There is a story of a man who once struck fear into many Indians in the American West. This man went by many names, some of which are quite interesting as to how he acquired them. Sometime in July of 1824 a child was born to Isaac and Eliza Garrison who they named John Garrison. Through the years Garrison had a few different jobs. At a young age he was working on the farm for his father, who had quite the temper and often sent him and his brothers to pay off his debts on other farms. This could be where Garrison acquired his short temper. After deciding to leave the family farm, mainly due to not wanting to work with his father, he went to the coast where he worked as a whaler for about 13 years. Later he enlisted in the navy during the Mexican War where he was kicked out due to striking a superior officer. As if he hadn’t already lived a fairly eventful but short life, he was then on the run and needing to change his name. This is where the story of Garrison’s life gets interesting and a little confusing. He has come to be known by many different names, and the story behind one is particularly interesting as to why it has stuck with him. It seems as though the stories of the west that stick with people always seem to be violent and gory ones, and it is no different for this man.
As with many old stories, things have been added and things have been taken away, so it is hard to determine what is right and what is wrong. The story that has been told of Garrison, otherwise known as John Johnston and eventually known as Liver-eating Johnston, goes as follows. Johnston was hired by the army to lead a wagon train through the mountains. In doing so he would have to leave his new wife, a Flathead Indian woman who was with child, back home. During his time away a Crow Indian killed his wife and unborn child. When Johnston returned and found his wife and child dead he went on a rampage against the Crow Indians. It is said that every time Johnston killed an Indian after this he would cut out and eat the liver of that Indian. This was particularly bad for the Indians because they believed that the liver was a very important organ that was needed to enter the afterlife. A Crow chief sent out 20 of his best warriors to hunt down and kill Johnston, but they were all unsuccessful in doing so and Johnston killed them all. This is how he came to be known as Liver-eating Johnston.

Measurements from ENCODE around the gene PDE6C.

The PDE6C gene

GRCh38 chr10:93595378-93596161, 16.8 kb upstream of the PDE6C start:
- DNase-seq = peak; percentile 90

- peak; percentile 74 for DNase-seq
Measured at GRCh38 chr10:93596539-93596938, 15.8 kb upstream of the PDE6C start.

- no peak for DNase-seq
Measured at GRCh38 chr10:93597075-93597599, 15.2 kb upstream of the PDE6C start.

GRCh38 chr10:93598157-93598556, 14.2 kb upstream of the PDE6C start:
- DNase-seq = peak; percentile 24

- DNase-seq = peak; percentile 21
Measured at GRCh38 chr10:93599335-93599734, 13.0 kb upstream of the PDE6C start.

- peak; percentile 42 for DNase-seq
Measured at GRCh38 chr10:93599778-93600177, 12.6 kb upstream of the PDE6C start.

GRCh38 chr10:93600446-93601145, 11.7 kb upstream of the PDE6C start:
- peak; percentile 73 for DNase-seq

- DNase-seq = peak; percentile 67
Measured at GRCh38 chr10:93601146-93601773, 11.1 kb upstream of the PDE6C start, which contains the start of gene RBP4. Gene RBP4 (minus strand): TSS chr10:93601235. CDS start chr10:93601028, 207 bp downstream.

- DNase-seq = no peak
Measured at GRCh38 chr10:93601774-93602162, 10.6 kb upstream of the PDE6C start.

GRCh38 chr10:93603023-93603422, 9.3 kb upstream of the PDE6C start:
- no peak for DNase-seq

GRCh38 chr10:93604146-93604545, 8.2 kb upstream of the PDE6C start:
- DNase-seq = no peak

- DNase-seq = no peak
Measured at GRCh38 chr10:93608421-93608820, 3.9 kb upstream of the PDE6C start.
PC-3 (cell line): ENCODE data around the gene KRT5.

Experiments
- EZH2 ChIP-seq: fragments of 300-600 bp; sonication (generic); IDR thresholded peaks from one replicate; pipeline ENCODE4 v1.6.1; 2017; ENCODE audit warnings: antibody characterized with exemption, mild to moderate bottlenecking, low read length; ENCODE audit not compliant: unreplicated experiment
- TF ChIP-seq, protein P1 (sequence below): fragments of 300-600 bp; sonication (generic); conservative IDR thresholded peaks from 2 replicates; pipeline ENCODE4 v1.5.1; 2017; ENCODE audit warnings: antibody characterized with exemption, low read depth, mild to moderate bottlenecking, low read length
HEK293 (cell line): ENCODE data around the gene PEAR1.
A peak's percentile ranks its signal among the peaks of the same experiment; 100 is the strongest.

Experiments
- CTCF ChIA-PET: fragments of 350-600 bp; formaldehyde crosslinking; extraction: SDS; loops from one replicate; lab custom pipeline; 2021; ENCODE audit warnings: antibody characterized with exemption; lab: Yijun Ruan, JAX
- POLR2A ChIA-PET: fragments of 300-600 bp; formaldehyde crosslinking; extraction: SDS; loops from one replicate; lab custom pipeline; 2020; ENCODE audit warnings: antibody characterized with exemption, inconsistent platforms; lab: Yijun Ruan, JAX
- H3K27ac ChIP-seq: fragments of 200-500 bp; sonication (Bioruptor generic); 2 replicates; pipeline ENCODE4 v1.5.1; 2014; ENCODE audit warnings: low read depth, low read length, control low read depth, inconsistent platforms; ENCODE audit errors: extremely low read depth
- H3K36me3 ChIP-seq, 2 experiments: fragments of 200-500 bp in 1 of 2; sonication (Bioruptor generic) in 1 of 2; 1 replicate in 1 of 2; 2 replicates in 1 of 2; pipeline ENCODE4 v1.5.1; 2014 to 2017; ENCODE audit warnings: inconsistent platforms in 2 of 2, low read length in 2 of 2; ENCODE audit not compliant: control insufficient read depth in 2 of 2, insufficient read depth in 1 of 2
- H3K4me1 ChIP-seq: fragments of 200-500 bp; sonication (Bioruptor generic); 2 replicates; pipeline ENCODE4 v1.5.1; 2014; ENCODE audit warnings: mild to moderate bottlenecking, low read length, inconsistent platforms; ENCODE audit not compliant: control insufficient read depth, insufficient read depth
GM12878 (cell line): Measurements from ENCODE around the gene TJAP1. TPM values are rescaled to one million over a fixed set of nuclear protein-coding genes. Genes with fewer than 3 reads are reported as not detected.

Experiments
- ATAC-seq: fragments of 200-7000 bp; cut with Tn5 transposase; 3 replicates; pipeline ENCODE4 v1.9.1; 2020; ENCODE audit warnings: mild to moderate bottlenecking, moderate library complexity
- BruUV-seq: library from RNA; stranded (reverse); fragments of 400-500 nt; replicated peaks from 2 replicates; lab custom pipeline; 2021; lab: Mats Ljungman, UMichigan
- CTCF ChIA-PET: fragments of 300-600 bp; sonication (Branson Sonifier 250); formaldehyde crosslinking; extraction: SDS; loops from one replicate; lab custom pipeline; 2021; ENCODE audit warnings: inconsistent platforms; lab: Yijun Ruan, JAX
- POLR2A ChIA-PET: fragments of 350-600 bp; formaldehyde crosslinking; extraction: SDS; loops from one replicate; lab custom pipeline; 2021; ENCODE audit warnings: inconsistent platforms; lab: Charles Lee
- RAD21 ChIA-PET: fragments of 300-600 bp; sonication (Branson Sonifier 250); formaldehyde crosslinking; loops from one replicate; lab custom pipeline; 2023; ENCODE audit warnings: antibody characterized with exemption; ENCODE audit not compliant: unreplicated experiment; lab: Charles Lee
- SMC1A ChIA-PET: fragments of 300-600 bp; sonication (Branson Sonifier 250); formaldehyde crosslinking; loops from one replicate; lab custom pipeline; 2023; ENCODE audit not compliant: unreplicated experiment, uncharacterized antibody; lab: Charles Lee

Johnston is also popularly known as Jeremiah Johnson due to the movie starring Robert Redford. In some ways the movie follows that above story of Johnston, but it also dramatizes the story for the big screen. In fact, during the time period that the movie is supposed to be taking place, Johnston would have been working on the whaling boats.
Although all this makes for a pretty good story, it is not really what happened. The true story is a little less vicious then the one that has been told throughout the years. Johnston never had it out with the Crow Indians, in fact he actually got along with them pretty well. While cutting firewood to fuel steamboats on Sioux land in 1868 him and 15 other woodcutters were attacked by the Sioux Indians. During the battle he stabbed an Indian in the side and when he pulled out his knife a piece of the liver was on the end and he proceeded to put the blade up to his mouth and ask his fellow mountain men nearby if they wanted a bite (2). This act is how he came to be known as Liver-eating Johnston.
Of course the myth that follows the Liver-eater is one that many people would feel fits with the image of the Wild West. The mountain men that are out there living amongst the savages, and often fighting with them, must have been quite the thing to see riding through a small town that they very rarely frequented. Those people who had only heard the stories of these men would have no reason to believe that they are not as wild and crazy as some would say that they are, and the mountain men themselves were known for often telling tall tales and stretching the truth quite often. This is not the only thrilling story that has been told of Johnston, and even though most of what people hear about him and other mountain men are not entirely true, they do make for good stories to be told around the camp fire.
The Anaconda Standard. (Anaconda, Mont.), 18 July 1899. Chronicling America: Historic American Newspapers. Lib. of Congress.
Nelson, Dorman. John Liver Eating Johnston. Los Angeles: Web, 2009.
Thompson, Ben. Liver-Eating Johnson. Badass of the Week. Web, 2004.
Thorp, Raymond W., and Robert Bunker. Crow Killer; the Saga of Liver-Eating Johnson. Bloomington: Indiana UP, 1958. Print.